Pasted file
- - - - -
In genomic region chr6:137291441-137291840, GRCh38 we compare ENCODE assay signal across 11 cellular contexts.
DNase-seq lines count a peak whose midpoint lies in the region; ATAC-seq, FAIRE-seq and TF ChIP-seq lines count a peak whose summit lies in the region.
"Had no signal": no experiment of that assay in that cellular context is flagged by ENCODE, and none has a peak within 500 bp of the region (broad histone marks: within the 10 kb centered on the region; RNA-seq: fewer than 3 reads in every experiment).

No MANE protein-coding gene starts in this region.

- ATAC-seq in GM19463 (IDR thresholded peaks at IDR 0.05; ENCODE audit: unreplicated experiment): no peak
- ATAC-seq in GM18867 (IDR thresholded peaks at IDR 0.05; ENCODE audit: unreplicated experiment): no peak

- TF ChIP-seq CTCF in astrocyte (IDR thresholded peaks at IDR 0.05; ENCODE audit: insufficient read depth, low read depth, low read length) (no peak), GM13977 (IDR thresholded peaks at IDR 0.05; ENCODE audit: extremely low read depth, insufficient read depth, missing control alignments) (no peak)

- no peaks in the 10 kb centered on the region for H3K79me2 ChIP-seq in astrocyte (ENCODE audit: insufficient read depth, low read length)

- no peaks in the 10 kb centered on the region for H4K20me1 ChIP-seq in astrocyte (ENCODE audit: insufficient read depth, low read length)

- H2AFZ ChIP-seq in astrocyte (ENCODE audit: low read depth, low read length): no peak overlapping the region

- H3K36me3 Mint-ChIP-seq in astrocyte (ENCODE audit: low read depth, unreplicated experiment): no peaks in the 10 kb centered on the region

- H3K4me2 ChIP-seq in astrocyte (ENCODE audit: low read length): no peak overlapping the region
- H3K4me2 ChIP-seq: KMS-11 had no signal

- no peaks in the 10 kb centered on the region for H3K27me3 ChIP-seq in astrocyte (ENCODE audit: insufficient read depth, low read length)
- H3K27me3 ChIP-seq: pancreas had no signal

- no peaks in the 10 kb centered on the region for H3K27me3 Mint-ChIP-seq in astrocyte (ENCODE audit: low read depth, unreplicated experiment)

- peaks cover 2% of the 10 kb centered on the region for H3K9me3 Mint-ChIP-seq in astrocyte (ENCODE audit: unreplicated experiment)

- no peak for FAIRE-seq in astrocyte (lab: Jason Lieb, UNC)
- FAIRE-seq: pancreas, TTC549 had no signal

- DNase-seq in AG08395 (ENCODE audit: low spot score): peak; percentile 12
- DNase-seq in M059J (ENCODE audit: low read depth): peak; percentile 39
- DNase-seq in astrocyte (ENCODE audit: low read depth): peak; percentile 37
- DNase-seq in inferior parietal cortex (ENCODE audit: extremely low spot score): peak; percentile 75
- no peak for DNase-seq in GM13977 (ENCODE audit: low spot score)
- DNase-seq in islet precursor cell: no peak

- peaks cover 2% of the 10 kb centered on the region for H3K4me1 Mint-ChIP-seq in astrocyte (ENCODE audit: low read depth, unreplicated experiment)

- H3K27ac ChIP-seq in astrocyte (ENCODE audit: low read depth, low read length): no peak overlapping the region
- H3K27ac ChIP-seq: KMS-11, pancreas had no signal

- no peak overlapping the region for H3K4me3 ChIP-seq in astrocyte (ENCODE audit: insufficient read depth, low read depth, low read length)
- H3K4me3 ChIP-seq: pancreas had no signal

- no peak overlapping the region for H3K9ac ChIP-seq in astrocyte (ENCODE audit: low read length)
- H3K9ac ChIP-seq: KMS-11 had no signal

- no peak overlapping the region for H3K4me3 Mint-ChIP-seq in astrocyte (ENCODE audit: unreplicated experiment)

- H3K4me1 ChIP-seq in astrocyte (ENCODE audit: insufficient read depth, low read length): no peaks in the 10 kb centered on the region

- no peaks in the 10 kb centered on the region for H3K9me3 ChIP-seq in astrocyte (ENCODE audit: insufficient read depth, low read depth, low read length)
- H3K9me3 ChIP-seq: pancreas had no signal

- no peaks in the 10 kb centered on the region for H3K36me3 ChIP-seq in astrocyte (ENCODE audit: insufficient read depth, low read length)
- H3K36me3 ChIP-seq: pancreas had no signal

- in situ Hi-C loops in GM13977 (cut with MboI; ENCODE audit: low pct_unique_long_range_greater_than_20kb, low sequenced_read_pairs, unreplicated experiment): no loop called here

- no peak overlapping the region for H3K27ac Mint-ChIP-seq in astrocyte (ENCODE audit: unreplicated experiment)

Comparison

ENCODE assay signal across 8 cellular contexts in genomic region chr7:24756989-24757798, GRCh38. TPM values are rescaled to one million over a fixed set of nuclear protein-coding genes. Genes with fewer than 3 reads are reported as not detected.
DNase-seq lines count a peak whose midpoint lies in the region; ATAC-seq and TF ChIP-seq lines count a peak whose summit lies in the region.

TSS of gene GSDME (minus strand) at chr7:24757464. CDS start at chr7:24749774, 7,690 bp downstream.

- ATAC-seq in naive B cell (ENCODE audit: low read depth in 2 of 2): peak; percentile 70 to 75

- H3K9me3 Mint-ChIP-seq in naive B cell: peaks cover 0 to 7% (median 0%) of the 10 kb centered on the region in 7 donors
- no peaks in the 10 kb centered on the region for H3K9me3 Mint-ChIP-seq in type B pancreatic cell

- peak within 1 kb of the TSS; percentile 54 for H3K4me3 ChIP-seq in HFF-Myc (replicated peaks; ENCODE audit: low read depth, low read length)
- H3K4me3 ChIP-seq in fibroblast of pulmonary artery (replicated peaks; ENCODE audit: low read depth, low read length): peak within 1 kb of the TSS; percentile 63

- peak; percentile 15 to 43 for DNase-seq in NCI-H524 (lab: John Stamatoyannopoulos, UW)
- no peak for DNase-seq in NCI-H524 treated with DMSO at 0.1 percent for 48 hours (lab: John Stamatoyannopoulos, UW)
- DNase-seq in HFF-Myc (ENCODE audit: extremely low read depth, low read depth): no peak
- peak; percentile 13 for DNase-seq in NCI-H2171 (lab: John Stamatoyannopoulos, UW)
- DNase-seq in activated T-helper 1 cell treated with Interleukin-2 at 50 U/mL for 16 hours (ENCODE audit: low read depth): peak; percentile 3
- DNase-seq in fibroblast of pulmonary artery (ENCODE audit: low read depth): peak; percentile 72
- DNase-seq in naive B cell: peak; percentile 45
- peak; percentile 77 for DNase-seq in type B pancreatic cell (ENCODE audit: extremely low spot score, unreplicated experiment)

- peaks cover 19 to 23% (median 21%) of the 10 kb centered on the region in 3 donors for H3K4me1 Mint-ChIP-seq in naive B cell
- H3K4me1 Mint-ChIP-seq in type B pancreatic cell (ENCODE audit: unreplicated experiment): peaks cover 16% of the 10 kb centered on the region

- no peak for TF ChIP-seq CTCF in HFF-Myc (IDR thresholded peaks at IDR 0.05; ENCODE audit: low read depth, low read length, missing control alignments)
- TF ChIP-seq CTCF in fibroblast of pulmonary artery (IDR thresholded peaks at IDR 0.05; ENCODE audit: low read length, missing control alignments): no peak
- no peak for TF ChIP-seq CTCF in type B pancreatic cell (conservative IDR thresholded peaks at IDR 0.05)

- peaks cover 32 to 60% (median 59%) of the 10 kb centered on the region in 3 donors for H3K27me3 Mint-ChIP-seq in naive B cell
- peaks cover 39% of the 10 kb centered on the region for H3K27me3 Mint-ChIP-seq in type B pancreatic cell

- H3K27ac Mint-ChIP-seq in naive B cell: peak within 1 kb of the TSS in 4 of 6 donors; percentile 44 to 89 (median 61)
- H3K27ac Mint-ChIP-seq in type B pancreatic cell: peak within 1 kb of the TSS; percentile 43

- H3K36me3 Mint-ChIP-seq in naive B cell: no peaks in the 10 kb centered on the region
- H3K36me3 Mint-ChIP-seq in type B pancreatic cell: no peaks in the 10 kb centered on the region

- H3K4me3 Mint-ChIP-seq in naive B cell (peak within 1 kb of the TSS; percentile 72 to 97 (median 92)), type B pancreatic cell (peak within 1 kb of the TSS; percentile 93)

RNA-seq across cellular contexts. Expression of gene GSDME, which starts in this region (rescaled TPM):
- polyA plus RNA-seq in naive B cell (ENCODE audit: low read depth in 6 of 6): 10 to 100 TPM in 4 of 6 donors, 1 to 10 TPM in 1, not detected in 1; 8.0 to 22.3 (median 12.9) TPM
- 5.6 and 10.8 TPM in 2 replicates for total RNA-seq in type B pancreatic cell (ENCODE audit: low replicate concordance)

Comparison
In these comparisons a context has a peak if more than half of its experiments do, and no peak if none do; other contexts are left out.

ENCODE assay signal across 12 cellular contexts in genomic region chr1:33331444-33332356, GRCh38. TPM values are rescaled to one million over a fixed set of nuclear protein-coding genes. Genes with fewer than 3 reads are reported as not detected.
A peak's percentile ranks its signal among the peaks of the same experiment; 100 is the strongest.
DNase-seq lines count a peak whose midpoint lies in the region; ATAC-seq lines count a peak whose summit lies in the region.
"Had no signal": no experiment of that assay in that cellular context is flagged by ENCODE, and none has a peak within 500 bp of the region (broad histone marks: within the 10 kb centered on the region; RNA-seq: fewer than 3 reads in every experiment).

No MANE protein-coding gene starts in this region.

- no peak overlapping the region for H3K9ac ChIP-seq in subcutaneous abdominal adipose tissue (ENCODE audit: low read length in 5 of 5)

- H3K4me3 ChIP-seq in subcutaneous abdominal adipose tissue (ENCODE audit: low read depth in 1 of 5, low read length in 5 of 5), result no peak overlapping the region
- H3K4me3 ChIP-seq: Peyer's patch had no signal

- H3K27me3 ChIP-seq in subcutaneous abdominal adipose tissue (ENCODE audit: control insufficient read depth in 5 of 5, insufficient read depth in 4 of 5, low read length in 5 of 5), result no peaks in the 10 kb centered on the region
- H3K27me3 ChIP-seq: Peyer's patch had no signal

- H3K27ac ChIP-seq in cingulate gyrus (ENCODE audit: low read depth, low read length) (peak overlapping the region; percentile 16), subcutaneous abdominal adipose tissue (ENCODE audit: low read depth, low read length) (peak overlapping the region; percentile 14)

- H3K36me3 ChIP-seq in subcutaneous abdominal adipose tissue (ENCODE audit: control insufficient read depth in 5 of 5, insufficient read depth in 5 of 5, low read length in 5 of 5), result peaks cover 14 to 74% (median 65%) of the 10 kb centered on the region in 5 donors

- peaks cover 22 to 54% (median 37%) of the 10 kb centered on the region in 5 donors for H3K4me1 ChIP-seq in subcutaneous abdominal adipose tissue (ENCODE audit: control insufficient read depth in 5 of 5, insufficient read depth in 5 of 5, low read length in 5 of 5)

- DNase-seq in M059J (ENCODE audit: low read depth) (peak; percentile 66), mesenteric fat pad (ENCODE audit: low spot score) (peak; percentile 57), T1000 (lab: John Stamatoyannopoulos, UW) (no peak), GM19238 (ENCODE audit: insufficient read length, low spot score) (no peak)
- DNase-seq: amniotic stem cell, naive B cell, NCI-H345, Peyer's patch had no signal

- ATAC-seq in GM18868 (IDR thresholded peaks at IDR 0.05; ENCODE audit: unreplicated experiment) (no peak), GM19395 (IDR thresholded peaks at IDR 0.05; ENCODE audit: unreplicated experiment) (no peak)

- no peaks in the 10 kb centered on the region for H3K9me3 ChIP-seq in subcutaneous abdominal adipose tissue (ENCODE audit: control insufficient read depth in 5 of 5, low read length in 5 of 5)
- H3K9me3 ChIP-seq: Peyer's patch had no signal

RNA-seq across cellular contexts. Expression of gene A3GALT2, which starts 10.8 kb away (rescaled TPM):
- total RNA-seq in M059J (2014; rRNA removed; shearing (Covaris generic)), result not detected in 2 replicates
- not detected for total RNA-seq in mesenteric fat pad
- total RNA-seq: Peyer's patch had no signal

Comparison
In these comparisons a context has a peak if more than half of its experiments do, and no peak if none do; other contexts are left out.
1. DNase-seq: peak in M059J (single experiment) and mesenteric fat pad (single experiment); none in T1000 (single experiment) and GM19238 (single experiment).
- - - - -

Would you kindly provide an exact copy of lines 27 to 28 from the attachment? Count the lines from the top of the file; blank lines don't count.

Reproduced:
- H3K27ac ChIP-seq in astrocyte (ENCODE audit: low read depth, low read length): no peak overlapping the region
- H3K27ac ChIP-seq: KMS-11, pancreas had no signal